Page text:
A 'reputation manager' for a global software giant revealed some internal research to me recently. Or to be more accurate, I had a look at his briefs while he was outside on his mobile.
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An audit of the firm's technical support revealed that users preferred blondes to brunettes when talking to technical support. How these men (it was a mostly male study group) would have known someone's hair colour from a phone conversation, I never found out. But we can conclude on thing from this: IT is mostly about perception.
One Israeli vendor, which sold a lot of hardware into the Third World, always used to house its routers in gigantic boxes. As a marketing strategy, this proved to be a stroke of genius as the buyers were psychologically influenced and thought bigger must be better.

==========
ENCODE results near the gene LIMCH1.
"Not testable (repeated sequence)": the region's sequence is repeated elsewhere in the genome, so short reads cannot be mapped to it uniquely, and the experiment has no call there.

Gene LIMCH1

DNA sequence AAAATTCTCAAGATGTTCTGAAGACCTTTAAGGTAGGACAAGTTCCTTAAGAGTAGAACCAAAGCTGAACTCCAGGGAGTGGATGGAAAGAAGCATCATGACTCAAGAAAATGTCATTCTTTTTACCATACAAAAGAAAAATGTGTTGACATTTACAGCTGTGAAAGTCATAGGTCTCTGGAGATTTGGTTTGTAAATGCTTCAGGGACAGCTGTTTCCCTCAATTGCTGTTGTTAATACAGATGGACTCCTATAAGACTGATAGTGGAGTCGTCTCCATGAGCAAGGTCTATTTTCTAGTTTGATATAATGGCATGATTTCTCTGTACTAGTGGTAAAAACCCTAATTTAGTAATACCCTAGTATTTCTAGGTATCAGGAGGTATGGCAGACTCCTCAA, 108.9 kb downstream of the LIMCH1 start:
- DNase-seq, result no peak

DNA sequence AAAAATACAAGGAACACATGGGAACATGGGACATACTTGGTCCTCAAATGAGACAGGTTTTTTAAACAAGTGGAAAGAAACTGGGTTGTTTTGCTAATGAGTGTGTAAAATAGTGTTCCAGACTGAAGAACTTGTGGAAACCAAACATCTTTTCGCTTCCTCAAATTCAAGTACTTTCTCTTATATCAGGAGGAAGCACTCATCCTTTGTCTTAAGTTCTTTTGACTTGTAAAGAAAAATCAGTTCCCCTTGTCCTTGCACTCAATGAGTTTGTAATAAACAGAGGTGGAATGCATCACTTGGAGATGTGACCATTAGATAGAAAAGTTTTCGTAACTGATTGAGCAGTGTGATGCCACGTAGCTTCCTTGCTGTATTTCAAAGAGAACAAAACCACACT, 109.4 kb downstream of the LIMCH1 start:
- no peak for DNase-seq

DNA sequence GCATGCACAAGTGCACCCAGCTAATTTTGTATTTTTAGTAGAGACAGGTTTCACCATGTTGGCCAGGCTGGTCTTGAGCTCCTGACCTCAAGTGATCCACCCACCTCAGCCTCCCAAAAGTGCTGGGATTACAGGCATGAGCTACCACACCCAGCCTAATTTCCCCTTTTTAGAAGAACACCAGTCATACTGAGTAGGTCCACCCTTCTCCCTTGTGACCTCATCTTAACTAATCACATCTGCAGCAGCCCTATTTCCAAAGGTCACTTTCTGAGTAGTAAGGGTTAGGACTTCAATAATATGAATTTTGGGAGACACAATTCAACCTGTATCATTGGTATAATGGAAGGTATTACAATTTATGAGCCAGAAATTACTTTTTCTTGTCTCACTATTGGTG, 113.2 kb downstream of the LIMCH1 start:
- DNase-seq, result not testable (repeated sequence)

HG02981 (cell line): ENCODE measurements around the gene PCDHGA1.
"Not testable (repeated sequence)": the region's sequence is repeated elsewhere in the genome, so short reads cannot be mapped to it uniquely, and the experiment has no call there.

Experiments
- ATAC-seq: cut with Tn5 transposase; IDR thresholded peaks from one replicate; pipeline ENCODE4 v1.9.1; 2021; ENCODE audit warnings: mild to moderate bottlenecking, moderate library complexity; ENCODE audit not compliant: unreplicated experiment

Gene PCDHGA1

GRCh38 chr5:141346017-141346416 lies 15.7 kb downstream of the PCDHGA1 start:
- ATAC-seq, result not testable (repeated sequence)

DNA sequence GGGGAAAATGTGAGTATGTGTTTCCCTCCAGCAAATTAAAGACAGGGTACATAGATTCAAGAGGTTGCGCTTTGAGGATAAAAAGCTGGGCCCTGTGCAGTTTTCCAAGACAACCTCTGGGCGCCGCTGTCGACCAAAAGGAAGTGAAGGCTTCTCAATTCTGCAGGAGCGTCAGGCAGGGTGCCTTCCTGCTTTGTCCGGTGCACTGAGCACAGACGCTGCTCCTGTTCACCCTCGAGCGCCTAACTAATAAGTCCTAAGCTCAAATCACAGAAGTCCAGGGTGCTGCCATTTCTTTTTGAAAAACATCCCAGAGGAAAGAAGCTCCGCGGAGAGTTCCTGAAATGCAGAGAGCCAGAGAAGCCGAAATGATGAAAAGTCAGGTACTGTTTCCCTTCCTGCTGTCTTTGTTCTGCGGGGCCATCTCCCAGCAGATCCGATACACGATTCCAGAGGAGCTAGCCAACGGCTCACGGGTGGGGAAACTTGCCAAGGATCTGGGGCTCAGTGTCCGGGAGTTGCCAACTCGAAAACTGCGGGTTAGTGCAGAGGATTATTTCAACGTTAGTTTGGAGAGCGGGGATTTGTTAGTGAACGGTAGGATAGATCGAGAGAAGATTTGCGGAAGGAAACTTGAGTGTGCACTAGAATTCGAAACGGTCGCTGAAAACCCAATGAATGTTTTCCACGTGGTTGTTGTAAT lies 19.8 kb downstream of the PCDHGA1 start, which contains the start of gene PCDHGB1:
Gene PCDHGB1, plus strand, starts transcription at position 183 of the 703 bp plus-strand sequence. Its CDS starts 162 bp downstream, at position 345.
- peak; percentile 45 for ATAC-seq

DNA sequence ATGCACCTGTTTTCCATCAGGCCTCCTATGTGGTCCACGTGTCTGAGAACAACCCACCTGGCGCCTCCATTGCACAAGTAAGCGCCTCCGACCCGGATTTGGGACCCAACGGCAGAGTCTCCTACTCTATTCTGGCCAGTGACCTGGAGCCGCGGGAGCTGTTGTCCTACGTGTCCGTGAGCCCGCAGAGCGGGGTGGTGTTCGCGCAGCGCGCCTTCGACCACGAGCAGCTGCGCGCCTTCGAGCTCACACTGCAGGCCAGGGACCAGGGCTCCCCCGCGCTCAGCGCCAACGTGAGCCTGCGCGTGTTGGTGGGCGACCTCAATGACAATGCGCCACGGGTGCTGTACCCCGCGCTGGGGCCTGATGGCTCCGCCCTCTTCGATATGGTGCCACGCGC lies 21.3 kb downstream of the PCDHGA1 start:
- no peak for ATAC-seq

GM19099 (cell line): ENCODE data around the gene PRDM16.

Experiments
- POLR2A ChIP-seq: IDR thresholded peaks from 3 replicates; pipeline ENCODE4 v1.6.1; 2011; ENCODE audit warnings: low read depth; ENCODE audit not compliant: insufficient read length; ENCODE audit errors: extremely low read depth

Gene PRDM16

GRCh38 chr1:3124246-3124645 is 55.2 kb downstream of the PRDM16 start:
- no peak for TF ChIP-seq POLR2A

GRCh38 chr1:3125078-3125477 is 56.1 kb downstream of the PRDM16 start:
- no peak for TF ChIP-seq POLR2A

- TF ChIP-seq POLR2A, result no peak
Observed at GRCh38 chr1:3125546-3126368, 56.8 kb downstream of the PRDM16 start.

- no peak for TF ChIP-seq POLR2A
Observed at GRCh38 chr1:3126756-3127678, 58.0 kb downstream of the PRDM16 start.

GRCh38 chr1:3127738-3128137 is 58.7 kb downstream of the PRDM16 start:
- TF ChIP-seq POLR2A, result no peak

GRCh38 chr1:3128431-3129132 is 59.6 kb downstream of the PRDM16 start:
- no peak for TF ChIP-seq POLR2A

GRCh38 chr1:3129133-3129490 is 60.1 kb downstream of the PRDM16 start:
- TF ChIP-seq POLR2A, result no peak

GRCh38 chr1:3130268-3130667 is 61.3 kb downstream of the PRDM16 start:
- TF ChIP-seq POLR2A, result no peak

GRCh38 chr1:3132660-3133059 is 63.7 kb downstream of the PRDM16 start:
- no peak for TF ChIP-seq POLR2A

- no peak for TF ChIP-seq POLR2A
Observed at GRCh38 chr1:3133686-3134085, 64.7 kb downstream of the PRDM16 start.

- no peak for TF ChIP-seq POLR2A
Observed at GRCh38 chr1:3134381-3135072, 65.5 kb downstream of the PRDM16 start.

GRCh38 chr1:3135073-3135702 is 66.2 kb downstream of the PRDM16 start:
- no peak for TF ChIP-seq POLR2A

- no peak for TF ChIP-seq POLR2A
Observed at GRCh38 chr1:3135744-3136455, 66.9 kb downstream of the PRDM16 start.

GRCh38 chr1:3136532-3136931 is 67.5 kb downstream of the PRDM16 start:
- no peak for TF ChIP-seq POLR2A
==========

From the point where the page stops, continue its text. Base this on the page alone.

Conversely, the boss of a successful UK networking company always had to hide his vintage sports car when he visited clients in case he was perceived as too rich and too flash. He was, of course, but that would have damaged his sales prospects, especially among his public sector customers.
The cloud is currently suffering some terribly negative perceptions. This week an IT service provider reported how a client went into a blind panic when a cloud service was mooted. “How can a cloud store data?” was one of his queries. “What if the weather changes?” was another.
Quite sensible queries, I would argue, because the cloud metaphor doesn't really stack up. There needs to be a much more believable way to explain the benefits of virtual computing.
In the meantime, there are plenty of empty metal boxes that need a second use. There are millions of old fridges and giant TV sets that could be saved from the dump, re-purposed and made to look like they could be housing high end software applications. These reassuringly large metal boxes would keep the clients happy, and they'd save us all a fortune on landfill costs.
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